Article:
I have good news. Our lady of the tamales is in front of West Side Market (Broadway btw 110th and 111th St.s) on weekdays from 12:30 (ish) to 1:15 (ish) every weekday, and on Saturdays she is there from 11:00 AM to 12:30. Small windows of time, true, but long enough to grab lunch.
Why did I not ever remember that we had eaten once before at 5ive Spice, a small Park Slope Vietnamese with a bathroom door that doubles as a spice shelf? “We definitely went there,” the Chef insisted impatiently. But, I had absolutely no memory of it until I did
In the warm golden light of the Alexandra Tavern, raggedy pub cat Tommy curled on a stool, and I warmed my chilled body against the grated wood fire in the front bar room. Two things were notably missing but not at all missed: TV screens and music.
One thing I have always loved about England is the ubiquitous tea houses in the middle of parks—how eminently civilized. Eaton Park Café is housed in the side of a rather ugly circular building surrounding the green domed gazebo in the middle of a park that sports a model train, “crazy golf” and tennis courts.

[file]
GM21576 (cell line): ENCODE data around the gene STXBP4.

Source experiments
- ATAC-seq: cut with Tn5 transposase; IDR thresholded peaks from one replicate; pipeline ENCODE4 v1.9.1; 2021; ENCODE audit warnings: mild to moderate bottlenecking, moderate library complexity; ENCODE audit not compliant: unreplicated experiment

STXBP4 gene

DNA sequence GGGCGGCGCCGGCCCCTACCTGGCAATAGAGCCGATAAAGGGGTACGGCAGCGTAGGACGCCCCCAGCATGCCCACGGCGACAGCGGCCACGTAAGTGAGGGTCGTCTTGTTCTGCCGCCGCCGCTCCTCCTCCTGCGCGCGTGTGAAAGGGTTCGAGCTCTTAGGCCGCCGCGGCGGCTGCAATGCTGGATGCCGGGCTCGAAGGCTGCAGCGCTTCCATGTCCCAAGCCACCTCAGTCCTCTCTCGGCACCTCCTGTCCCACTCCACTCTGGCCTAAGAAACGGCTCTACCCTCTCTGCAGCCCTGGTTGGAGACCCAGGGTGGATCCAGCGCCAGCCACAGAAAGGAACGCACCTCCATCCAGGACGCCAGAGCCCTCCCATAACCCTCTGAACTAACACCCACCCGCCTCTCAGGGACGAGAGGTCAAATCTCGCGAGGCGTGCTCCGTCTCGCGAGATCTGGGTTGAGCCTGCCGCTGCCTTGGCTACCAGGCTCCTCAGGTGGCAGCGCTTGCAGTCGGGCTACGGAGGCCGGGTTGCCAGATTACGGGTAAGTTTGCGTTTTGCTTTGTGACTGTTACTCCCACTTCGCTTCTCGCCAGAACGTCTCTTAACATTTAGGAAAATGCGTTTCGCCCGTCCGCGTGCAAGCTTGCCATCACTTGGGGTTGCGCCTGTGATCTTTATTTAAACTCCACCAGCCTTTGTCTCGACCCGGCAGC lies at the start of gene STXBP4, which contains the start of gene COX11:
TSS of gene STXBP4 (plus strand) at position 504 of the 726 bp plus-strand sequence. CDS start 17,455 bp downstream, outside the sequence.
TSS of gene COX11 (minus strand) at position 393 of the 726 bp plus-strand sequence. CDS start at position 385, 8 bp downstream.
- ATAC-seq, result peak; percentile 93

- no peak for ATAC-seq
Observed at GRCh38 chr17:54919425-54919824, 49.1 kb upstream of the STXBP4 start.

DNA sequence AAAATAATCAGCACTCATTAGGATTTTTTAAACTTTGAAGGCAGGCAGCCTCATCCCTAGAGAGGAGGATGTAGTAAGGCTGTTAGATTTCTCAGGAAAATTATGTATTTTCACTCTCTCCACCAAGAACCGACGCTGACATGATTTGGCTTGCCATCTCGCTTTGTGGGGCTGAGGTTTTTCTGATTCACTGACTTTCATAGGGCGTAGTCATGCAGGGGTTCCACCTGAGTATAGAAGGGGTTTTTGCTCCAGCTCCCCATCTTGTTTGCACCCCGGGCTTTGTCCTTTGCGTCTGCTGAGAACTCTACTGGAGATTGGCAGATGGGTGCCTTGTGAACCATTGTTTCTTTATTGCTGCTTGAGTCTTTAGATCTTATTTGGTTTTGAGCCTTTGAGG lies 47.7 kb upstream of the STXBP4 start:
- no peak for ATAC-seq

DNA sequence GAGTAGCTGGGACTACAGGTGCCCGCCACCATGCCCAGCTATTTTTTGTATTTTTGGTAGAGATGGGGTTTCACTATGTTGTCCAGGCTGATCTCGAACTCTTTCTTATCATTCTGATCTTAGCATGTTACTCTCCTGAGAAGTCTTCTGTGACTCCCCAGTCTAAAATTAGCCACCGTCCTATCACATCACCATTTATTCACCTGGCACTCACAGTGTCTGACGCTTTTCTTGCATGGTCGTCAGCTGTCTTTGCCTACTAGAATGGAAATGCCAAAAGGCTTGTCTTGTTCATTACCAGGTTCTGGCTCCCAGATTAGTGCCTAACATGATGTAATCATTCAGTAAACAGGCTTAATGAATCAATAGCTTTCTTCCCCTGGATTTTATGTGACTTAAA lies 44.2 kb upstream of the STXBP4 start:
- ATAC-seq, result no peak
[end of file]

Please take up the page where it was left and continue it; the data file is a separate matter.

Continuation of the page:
I think the true measure of whether you’re staying long enough in a foreign destination is having the luxury of returning again and again to the same restaurant, as I returned this week to No. 33 Café in Norwich, England to eat yogisha soup and will do before we leave.
A round up of eight under $10 snack sightings in Manhattan and Brooklyn--from Apulian Panzerotti bites to salted buttermilk biscuits, yet another cheese puff and a Korean pancake that inspired great hope, and then despair.
Ramen Thukpa in Greenwich Village is one of those rarities: a restaurant or café that serves inexpensive, delicious food in a high rent neighborhood. It’s the kind of place you fear is always on the brink of closing, because it’s just too good to be true.